We’ve heard the term before, but what does deposition mean in this context? Most car accident claims are settled at an early stage with the help of an Atlanta car accident lawyer. However, some cases go on to the trial stage simply because the insurer or the other driver refuses to pay you fair compensatory damages. When a case goes to trial, it involves a due legal process. A part of this process is ‘discovery.’
‘Discovery’ is simply a legal tool that you, as plaintiff, and the other side, as a defendant, can use. It is a legal way of obtaining evidence from each other. A deposition is a kind of discovery.
What is a Deposition?
A deposition is simply a question-and-answer session. The person asking the questions may be an attorney or the presiding judge. The answering party can be you as the plaintiff, the defendant, the witnesses, the medical experts or any other related parties.
A key part of a deposition is to ask the right questions and obtain the important facts surrounding the case. However, the defense attorney can also use questions to move focus away from the facts in order to question the credibility of your claim. This is why it is vital to have sound legal help on your side during a deposition.
An oath is first administered before the deposition begins. Under this oath, the person who is being deposed swears that he or she will only state the truth. In addition to the person who administers the oath, other persons who are typically present at a deposition include the plaintiff and their legal counsel, the defense and their legal counsel, and the persons being deposed. A court reporter may also be present to record and transcribe the deposition.
How to Prepare for a Deposition
When you file an Atlanta car accident lawsuit, it is highly probable that the defendant’s attorney is going to depose you. Depositions in car accident cases cover three key areas – your personal background, your version of the accident, and your injuries. The defense’s legal counsel may ask you a wide range of questions about these three areas.
You can prepare for a deposition with the help of your attorney. The first thing is to agree on a date and time with the defense. You can work with the other side to choose a date and time that is convenient.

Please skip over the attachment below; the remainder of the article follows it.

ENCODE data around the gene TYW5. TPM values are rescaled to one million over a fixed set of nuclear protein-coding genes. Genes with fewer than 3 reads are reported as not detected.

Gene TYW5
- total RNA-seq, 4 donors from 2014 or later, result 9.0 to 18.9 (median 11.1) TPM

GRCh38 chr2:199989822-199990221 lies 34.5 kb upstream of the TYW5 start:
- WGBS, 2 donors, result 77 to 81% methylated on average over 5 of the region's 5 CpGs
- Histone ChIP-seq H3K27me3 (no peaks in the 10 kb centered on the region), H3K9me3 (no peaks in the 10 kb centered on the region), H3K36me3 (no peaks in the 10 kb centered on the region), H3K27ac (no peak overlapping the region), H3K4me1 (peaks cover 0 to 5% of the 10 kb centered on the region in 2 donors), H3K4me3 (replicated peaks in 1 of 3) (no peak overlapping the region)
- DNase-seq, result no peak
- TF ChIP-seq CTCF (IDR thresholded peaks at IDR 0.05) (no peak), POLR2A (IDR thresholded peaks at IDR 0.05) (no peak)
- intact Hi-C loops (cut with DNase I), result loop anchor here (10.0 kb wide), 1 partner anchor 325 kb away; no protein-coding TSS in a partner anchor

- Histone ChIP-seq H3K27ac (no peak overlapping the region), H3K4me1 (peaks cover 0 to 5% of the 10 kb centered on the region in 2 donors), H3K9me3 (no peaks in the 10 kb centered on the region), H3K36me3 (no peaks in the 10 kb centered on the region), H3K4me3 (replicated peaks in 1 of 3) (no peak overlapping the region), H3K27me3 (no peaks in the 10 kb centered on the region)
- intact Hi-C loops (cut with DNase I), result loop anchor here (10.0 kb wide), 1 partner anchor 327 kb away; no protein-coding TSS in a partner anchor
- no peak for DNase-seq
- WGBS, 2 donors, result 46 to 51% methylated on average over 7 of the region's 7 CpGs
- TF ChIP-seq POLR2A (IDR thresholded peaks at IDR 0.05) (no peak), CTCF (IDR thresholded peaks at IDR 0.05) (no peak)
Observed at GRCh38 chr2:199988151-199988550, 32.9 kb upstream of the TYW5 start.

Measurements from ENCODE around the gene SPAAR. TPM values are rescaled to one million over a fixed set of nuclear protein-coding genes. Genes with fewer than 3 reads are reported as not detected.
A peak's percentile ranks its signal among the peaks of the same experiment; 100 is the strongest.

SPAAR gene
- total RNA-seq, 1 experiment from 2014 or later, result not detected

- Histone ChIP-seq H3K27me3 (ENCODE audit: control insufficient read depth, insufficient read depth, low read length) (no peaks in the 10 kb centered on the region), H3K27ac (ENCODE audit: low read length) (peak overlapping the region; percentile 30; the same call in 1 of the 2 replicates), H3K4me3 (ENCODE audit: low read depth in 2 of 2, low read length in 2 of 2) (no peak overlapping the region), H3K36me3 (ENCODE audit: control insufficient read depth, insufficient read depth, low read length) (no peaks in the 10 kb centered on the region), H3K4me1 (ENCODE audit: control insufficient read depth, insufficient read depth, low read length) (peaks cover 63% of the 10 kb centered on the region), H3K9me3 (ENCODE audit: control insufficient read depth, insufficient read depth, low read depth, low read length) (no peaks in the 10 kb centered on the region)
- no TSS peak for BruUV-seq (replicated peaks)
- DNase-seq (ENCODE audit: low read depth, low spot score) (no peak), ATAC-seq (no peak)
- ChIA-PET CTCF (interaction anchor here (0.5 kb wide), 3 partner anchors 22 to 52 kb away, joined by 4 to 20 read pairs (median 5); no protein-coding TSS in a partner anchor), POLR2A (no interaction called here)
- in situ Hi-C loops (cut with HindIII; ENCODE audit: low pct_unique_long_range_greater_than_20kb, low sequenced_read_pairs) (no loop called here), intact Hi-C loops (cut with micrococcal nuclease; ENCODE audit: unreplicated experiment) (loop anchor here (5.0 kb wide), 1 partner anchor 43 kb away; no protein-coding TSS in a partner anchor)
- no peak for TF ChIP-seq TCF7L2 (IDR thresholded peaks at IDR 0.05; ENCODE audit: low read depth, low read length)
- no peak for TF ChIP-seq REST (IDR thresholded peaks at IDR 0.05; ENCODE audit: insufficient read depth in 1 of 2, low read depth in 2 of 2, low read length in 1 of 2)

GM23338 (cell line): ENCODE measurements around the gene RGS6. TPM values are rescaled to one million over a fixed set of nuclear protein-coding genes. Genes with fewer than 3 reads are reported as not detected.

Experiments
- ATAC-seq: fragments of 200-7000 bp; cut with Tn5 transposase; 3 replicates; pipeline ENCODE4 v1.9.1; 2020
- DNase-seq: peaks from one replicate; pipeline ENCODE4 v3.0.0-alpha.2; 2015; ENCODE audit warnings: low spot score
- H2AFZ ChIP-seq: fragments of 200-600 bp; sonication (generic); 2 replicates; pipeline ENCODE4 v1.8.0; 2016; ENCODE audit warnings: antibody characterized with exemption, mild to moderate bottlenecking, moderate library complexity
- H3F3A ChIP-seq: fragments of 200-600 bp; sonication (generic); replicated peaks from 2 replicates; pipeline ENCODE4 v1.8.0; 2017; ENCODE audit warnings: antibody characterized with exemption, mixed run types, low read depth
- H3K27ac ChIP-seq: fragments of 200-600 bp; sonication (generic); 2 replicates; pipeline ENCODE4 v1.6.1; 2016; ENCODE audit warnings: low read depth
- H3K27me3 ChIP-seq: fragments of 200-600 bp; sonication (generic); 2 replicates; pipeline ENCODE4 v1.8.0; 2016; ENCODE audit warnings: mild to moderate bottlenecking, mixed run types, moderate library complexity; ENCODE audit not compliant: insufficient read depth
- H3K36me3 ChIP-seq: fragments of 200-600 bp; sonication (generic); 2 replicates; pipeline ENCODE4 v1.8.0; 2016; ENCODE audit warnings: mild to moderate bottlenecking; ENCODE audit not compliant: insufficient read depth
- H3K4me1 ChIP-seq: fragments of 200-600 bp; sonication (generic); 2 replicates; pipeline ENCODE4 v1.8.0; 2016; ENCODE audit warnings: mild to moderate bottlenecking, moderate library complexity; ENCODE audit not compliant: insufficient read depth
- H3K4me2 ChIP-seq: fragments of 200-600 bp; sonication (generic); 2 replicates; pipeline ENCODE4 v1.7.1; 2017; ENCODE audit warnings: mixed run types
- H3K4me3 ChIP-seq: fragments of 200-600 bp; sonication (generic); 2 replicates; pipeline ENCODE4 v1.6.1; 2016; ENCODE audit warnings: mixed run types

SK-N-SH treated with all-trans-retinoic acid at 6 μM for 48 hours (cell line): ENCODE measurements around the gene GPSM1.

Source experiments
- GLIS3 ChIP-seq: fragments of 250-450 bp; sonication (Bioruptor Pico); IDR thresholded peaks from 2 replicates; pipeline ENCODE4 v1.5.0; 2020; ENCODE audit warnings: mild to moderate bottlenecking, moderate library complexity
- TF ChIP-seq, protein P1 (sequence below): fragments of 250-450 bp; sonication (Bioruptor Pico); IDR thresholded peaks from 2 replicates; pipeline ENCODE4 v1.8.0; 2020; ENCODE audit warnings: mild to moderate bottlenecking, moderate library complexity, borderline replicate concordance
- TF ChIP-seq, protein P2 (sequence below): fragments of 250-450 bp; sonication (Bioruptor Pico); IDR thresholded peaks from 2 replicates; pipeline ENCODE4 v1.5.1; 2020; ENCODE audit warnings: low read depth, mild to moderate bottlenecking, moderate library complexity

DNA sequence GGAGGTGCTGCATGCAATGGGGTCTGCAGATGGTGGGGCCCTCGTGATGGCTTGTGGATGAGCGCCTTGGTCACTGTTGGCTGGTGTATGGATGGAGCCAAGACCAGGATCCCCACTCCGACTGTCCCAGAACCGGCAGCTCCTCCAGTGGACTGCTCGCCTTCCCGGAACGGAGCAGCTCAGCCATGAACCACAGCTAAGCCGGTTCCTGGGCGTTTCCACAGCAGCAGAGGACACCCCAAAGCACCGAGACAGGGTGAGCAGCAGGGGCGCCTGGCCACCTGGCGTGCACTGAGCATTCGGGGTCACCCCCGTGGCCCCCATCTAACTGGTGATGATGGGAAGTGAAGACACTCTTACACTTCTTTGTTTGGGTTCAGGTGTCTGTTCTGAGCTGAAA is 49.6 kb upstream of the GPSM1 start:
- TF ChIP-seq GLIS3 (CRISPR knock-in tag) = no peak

It is generally a good idea to respond to all the answers in an honest way. Simply state the facts surrounding your personal background, about how the accident happened, and regarding your injuries and treatment. When it comes to the accident itself, the defense may ask you specific questions such as where were you headed at the time, how far was the other car when you saw it, what was your speed at the time, and so on.
It may be a test of your patience to respond to these questions. However, it is important that you answer all the questions without getting exasperated or annoyed. If you don’t have an answer to a specific question, simply state so.
How to Depose the Other Driver
As the plaintiff in a car accident case, you have the option to have the other party deposed. Your attorney can ask the defendant to undergo deposition. As with your deposition, the deposition of the other driver will involve asking questions about their background, their version of the accident, and so on. The focus of the questions in the case of the defendant should be on ascertaining their fault or negligence. For instance, your attorney can ask if the defendant was using the radio or the phone at the time the crash occurred.
Other Parties That Can Be Deposed
Other parties may also be deposed in a car accident case. These primarily include witnesses and medical experts. Both sides may depose a witness or a medical expert relevant to the case. During the deposition of such a third-party, the aim is to obtain facts that support your claim and make clear the negligence of the other party.
Hiring a Reliable Atlanta Car Accident Attorney
If you have suffered a car accident in Atlanta, GA, an experienced attorney can help you explore all options for compensatory damages. Here at Reginald Greene Law Office, we strive to help you recover compensation from the insurer first. This is because recovering from an insurance company takes a relatively shorter time. Failing that, we help you take your case to trial and work with you through the depositions and other procedures to make sure you secure the damages you deserve. Reach out to us today to talk to our lawyers and discuss your case.